Roadtripping in the North (Bay of Islands + Waterfalls)

When I first embarked on my solo trip to New Zealand, a road trip was never on my list because I have decided against renting a car. The winter roads and the short daylight times would make it difficult to navigate, and so is the long driving hours as compared to back in Singapore. But sometimes in travels, you will never know what to expect. In this case, Claire, my host, kindly gave us the keys to her spare car, and off we went for my first road trip in New Zealand.

The 8-hour road trip including various stops for lunch and short hikes, took us from the tiny town of Waipu (near Whangarei) to the famed Paihia at the Bay of Islands. A drive from Auckland to Bay of Islands is around 3.5 hours, so if you set off early from Auckland, this road trip map could work as well.

The route we took is:

Waipu –>  Paihia –> Kerikeri –> Kawakawa –> Whangarei –> Waipu  (as circled in the map below)

Screen Shot 2014-06-18 at 5.03.30 AM

Setting off, we decided to head all the way first to Bay of Islands, before making the slight stops on our way back. Aptly termed as the “Winterless North”, it was 18degrees when we arrived there, even though winter has officially set in, and it was drizzling at that time. Interestingly, in 2006, Paihia was found to have the 2nd bluest sky in the world after Rio de Janerio. Unfortunately, luck wasn’t on our side, and all we saw were gloomy skies. Paihia is famous for its dolphin sights tour, but due to the huge clouds, we decided against it.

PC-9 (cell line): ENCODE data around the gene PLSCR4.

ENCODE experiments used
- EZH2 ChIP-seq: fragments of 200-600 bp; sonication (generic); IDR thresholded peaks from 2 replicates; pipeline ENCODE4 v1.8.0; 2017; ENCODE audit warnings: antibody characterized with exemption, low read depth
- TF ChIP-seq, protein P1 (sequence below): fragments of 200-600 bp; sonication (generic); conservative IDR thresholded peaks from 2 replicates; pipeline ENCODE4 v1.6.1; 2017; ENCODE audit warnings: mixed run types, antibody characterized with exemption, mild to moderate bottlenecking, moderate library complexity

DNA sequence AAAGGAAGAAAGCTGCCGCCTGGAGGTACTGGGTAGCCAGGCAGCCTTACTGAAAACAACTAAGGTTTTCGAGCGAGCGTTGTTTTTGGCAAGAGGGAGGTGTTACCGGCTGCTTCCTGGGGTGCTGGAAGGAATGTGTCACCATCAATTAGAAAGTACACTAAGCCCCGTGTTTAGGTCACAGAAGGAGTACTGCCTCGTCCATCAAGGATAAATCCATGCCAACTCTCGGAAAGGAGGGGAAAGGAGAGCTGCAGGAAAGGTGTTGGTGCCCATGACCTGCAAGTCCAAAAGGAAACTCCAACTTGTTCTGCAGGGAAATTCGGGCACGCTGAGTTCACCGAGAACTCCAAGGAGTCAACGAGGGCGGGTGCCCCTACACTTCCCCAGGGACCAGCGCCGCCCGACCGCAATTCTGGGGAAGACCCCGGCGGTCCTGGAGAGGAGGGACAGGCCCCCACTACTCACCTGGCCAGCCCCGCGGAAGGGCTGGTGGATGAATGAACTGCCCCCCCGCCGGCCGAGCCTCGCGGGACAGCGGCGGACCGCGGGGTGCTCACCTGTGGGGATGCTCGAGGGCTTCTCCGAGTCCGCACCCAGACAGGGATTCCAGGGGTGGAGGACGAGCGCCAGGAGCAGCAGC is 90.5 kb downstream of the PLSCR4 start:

Land of the dolphins, Paihia.

Land of the dolphins, Paihia.

Gloomy skies doesn't seem to affect this seagull.

Gloomy skies doesn’t seem to affect this seagull.

There aren’t plenty to see in Paihia if you are not heading to see the dolphins or towards Russell, the first ancient capital of New Zealand. So, we headed to the i-site to garner some information, and after roaming a little at the pier, drove towards Haruru falls (up towards Kerikeri).

While not the most impressive of waterfalls, Haruru still attracts visitors due to its unique horseshoe shape. I personally prefer tall waterfalls, because of how impressive it looks. But being the first waterfall sighting in New Zealand, Haruru serves well as a teaser to the magnificent sights in store for me.

Horseshoe waterfall

Horseshoe waterfall

Driving up towards Haruru, you will pass by the Waitangi Treaty Grounds, where the Maori chiefs first signed an agreement, the first founding document of New Zealand. Children up to 17 visit for free, while adults pay $25 to go in. I’ve heard that it is a fine tour, but with other destinations on our road trip list, we gave it a miss.

While Haruru falls was the only waterfall on our to-see list, we sighted another waterfall on our way to Kerikeri, and in we went for our next waterfall adventure.

Lookout from Mt. Bledisloe on our way to Kerikeri

Lookout from Mt. Bledisloe on our way to Kerikeri

A short 5 mins walk took us to Rainbow Waterfalls, a 21 metre waterfall just off Waipapa Road. This was more of what I imagined a waterfall to be, and after Haruru, it is interesting to see another different type of waterfall.


Rainbow Falls from the bottom

Rainbow Falls from the bottom

We bought some two full bags of mandarins in Kerikeri on Claire’s orders, and after a short lunch picnic (kindly prepared by Claire), Kawakawa was next on our list. And it is in this cute little town, where we acted like any other tourists, and went round taking photos of toilets.

And as if two waterfalls were not enough, as we drove down to Whangarei to make our way back to Waipu, we decided to drop by Whangarei Falls just before darkness set in at around 6pm. Like Rainbow Falls, Whangarei Falls is a curtain waterfall, standing at 26 metres tall.

Whangarei Falls

Whangarei Falls

3 waterfalls, 2 bags of mandarins, and 1 wonderful road trip. Oh New Zealand, what a beautiful place you are proving to be!


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